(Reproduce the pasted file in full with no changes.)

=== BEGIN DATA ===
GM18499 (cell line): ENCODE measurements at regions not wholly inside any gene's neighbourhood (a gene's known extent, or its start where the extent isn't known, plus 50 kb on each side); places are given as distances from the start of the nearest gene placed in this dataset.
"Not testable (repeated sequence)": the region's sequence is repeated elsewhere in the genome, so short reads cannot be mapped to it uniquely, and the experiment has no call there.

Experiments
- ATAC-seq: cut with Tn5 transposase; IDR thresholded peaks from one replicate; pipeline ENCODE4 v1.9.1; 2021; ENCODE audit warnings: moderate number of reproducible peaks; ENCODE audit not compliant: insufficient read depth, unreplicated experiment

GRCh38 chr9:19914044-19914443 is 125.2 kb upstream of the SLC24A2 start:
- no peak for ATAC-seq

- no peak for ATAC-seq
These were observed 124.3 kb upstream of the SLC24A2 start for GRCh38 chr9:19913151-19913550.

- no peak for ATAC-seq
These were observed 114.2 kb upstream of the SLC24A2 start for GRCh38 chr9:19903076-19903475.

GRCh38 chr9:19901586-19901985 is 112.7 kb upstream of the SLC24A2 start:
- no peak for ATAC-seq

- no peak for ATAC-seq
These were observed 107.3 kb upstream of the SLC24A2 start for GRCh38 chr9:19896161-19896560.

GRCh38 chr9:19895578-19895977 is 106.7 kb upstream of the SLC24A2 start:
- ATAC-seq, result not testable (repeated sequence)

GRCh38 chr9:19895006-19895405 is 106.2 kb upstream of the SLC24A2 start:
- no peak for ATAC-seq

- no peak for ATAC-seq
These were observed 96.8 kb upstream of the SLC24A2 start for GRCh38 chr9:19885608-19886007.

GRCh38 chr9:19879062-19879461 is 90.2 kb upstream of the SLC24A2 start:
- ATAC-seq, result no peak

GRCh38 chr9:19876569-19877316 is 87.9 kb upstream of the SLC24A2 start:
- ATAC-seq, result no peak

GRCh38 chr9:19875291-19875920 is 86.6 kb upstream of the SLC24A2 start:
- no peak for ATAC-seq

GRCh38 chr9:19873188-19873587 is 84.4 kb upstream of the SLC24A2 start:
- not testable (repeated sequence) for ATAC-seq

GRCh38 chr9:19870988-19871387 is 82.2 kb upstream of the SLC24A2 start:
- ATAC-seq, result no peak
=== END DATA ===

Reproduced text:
GM18499 (cell line): ENCODE measurements at regions not wholly inside any gene's neighbourhood (a gene's known extent, or its start where the extent isn't known, plus 50 kb on each side); places are given as distances from the start of the nearest gene placed in this dataset.
"Not testable (repeated sequence)": the region's sequence is repeated elsewhere in the genome, so short reads cannot be mapped to it uniquely, and the experiment has no call there.

Experiments
- ATAC-seq: cut with Tn5 transposase; IDR thresholded peaks from one replicate; pipeline ENCODE4 v1.9.1; 2021; ENCODE audit warnings: moderate number of reproducible peaks; ENCODE audit not compliant: insufficient read depth, unreplicated experiment

GRCh38 chr9:19914044-19914443 is 125.2 kb upstream of the SLC24A2 start:
- no peak for ATAC-seq

- no peak for ATAC-seq
These were observed 124.3 kb upstream of the SLC24A2 start for GRCh38 chr9:19913151-19913550.

- no peak for ATAC-seq
These were observed 114.2 kb upstream of the SLC24A2 start for GRCh38 chr9:19903076-19903475.

GRCh38 chr9:19901586-19901985 is 112.7 kb upstream of the SLC24A2 start:
- no peak for ATAC-seq

- no peak for ATAC-seq
These were observed 107.3 kb upstream of the SLC24A2 start for GRCh38 chr9:19896161-19896560.

GRCh38 chr9:19895578-19895977 is 106.7 kb upstream of the SLC24A2 start:
- ATAC-seq, result not testable (repeated sequence)

GRCh38 chr9:19895006-19895405 is 106.2 kb upstream of the SLC24A2 start:
- no peak for ATAC-seq

- no peak for ATAC-seq
These were observed 96.8 kb upstream of the SLC24A2 start for GRCh38 chr9:19885608-19886007.

GRCh38 chr9:19879062-19879461 is 90.2 kb upstream of the SLC24A2 start:
- ATAC-seq, result no peak

GRCh38 chr9:19876569-19877316 is 87.9 kb upstream of the SLC24A2 start:
- ATAC-seq, result no peak

GRCh38 chr9:19875291-19875920 is 86.6 kb upstream of the SLC24A2 start:
- no peak for ATAC-seq

GRCh38 chr9:19873188-19873587 is 84.4 kb upstream of the SLC24A2 start:
- not testable (repeated sequence) for ATAC-seq

GRCh38 chr9:19870988-19871387 is 82.2 kb upstream of the SLC24A2 start:
- ATAC-seq, result no peak